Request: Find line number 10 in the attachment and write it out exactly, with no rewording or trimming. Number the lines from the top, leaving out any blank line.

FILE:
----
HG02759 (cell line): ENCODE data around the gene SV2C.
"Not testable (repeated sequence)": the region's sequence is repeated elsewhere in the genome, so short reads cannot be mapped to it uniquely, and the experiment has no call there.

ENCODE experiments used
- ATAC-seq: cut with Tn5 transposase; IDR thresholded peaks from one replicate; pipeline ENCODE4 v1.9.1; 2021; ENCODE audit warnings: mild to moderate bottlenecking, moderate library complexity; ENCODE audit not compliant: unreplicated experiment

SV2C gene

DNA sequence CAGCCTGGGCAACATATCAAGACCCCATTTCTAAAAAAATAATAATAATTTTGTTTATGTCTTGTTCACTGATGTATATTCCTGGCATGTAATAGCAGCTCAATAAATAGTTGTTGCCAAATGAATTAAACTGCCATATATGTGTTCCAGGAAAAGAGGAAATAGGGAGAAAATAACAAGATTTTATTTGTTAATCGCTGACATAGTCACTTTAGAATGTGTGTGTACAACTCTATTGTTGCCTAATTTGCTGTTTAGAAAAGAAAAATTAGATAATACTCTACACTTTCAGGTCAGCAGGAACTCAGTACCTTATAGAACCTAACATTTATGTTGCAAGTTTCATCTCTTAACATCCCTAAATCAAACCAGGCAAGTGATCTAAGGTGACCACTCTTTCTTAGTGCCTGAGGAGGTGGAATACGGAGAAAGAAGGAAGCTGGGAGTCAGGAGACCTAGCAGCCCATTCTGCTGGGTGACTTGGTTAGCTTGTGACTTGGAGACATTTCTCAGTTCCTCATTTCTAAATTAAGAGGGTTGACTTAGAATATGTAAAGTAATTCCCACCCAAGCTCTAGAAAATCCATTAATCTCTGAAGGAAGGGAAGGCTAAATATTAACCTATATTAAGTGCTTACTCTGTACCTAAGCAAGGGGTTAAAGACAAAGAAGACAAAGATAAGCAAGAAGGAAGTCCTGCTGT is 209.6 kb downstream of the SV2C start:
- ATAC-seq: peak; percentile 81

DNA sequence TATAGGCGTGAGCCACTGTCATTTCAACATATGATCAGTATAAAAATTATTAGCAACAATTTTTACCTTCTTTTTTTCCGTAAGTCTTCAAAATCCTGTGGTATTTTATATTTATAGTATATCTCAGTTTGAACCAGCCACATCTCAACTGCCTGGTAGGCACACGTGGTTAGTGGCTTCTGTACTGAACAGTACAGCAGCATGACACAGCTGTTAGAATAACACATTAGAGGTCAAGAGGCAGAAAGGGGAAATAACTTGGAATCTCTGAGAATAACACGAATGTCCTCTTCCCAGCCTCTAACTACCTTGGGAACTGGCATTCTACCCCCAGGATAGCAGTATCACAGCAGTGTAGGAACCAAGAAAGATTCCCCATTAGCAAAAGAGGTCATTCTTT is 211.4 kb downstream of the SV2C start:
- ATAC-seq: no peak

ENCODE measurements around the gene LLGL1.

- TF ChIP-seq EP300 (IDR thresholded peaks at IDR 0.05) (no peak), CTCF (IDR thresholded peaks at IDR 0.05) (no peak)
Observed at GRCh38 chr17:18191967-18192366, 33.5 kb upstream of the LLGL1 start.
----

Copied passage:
ENCODE measurements around the gene LLGL1.